Let’s face it. When you’re fresh out of college, long-term financial planning is not on the top of your mind. You’ve got far more interesting things to think about: your first real job, moving out of your parents into your own apartment, buying a new car or planning a fun vacation to celebrate that you’re now adulting.
But somewhere in the back of your mind you know that the sooner you start your long-term financial planning, the better off you’ll be.
If your future self could hop in a time machine and give your 20-year-old self some advice, here are five things they’d probably tell you to do in the next two decades.
1. Become financially independent and debt-free
Your parents may have helped you out financially through the school years, but now that you’re an adult, it’s time to stand on your own two feet. That means creating and managing a budget, making sure your spending is in line with your salary and making a plan to get out from underneath consumer debt like credit cards or student loans you took out.
2. Build an emergency fund
Life is unpredictable. Having a couple months’ worth of expenses in the bank will get you through hard times like a job lay-off, health problem, or the unexpected. Build an emergency fund in your 20s. In your 30s, build it more. As you get older and add kids and a mortgage to your financial responsibilities, your expenses multiply. In your 30s, aim to have six months’ worth of living expenses in your savings account, just in case.
3. Establish credit history and a good credit score
You might have missed a few payments on loans or bills along the way, and those mistakes ding your credit score. Now is the time to correct any missed or late payments and focus on improving your credit rating. When it come times to buying a house, a higher credit score will equate to a better rate.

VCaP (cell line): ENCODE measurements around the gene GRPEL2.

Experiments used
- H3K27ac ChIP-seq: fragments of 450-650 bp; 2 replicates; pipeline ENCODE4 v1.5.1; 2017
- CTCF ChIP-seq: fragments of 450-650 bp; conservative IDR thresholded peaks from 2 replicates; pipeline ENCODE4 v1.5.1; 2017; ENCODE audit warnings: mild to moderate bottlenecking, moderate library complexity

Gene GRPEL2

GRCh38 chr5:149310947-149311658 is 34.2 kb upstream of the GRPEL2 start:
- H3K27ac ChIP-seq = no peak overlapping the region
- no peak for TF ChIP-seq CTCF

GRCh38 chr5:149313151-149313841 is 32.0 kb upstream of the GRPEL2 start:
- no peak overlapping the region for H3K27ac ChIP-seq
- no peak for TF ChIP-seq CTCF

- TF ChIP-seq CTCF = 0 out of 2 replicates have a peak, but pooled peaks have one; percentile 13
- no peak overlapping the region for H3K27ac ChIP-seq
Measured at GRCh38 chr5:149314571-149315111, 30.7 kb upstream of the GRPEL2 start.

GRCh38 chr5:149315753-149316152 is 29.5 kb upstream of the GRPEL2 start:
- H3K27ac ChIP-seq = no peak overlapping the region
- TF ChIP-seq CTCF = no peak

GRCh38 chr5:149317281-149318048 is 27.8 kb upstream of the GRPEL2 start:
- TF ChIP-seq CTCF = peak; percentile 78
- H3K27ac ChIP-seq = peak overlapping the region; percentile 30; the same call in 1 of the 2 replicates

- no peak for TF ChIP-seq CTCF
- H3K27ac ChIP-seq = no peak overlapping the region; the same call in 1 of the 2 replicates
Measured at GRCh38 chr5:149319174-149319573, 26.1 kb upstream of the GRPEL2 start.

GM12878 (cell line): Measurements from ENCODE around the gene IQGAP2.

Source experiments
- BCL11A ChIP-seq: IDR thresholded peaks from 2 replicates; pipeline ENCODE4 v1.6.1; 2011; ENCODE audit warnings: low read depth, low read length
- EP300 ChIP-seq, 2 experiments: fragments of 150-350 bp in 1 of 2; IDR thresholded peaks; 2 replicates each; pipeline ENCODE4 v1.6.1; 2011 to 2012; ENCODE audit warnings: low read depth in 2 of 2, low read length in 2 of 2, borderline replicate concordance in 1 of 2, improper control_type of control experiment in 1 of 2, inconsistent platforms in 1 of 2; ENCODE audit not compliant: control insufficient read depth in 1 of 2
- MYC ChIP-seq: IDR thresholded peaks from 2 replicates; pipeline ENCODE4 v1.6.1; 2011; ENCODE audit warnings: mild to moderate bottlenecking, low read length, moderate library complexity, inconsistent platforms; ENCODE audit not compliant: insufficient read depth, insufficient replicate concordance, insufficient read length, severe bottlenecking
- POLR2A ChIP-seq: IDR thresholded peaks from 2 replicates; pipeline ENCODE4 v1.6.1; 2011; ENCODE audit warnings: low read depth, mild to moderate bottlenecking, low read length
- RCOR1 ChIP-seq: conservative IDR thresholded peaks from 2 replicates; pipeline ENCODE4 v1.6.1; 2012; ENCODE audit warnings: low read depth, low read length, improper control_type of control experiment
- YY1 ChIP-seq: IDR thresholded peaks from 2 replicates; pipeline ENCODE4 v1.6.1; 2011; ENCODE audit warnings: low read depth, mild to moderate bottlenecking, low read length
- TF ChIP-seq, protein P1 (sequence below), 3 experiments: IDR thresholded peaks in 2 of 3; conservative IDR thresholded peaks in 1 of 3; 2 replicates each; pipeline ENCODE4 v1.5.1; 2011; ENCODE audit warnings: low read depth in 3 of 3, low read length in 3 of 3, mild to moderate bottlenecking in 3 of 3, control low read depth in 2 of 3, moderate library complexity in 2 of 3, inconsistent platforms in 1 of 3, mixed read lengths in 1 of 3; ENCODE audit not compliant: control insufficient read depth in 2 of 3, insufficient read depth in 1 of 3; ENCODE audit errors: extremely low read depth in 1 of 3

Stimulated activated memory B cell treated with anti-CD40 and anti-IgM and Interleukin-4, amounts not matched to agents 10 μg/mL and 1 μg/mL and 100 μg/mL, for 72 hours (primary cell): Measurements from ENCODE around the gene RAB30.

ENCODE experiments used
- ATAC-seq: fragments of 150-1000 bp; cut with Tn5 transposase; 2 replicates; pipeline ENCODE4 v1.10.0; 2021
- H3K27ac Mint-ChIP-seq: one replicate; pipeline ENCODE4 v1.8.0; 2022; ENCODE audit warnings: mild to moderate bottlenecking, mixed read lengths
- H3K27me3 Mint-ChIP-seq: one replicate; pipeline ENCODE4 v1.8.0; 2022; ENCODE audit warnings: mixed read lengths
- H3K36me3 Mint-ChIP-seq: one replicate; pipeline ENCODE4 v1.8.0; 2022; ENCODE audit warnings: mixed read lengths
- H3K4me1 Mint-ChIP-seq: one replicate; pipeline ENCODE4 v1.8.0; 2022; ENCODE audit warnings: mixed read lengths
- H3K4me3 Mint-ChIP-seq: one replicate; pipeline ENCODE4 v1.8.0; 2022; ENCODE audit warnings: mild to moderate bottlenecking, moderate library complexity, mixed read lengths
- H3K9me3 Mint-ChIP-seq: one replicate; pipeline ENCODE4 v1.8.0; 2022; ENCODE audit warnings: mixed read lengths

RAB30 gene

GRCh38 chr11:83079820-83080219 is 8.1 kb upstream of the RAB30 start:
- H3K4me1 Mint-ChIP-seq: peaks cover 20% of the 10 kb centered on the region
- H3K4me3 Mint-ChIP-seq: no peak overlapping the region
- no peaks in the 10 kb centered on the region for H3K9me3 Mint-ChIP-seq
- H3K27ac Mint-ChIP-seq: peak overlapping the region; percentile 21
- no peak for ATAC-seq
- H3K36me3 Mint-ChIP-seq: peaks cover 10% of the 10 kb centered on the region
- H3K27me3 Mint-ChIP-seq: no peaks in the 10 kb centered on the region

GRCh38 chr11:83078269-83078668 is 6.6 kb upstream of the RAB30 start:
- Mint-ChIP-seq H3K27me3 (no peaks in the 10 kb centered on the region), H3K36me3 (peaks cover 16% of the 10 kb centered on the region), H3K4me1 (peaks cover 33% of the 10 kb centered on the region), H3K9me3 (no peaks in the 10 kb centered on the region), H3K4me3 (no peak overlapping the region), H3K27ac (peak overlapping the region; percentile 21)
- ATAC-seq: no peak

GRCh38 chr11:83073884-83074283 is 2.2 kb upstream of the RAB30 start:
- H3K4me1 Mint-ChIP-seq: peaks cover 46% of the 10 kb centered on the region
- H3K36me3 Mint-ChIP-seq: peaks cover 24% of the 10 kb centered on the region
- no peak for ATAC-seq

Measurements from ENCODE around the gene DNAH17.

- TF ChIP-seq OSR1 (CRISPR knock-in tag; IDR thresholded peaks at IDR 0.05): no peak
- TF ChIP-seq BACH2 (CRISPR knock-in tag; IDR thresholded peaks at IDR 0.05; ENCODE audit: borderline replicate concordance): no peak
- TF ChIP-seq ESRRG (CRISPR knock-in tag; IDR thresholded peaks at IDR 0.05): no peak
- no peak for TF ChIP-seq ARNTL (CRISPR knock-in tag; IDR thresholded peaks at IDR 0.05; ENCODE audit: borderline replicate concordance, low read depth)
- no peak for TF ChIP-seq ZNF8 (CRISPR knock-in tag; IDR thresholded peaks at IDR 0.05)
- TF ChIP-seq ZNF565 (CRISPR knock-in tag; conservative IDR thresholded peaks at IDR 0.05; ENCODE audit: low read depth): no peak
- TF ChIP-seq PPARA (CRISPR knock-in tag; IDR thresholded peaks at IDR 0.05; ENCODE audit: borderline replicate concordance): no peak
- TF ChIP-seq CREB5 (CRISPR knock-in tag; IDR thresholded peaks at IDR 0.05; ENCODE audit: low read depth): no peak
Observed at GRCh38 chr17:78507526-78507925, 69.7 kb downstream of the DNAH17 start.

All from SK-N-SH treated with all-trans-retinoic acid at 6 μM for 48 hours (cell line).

4. Maximize employer benefits
It might have been perks like the Foosball table in the break room or free-pizza Fridays that first caught your attention when you started your new job, but financial benefits that many employers offer can really impact your monthly budget. Make sure you opt-in to programs like retirement accounts, flex spending accounts, benefits of your health plan like discounted gym memberships and opportunities for professional development.
5. Open a retirement account
You should start saving for retirement in your 20s when time and compound interest are on your side. Any money you save in your 20s will see four decades or more of market growth and compounding interest, which is when the interest you’ve earned starts earning interest, and that interest starts earning interest, and on and on. How much should go to retirement? As a rule of thumb, by age 30, you should have your annual income saved in a retirement account. By age 40, you should have between two-and-a-half and three times your annual income put away.
Hitting these milestones in your 20s and 30s will help insure financial health as you begin to plan for retirement in your 40s and 50s. Your future self will thank you.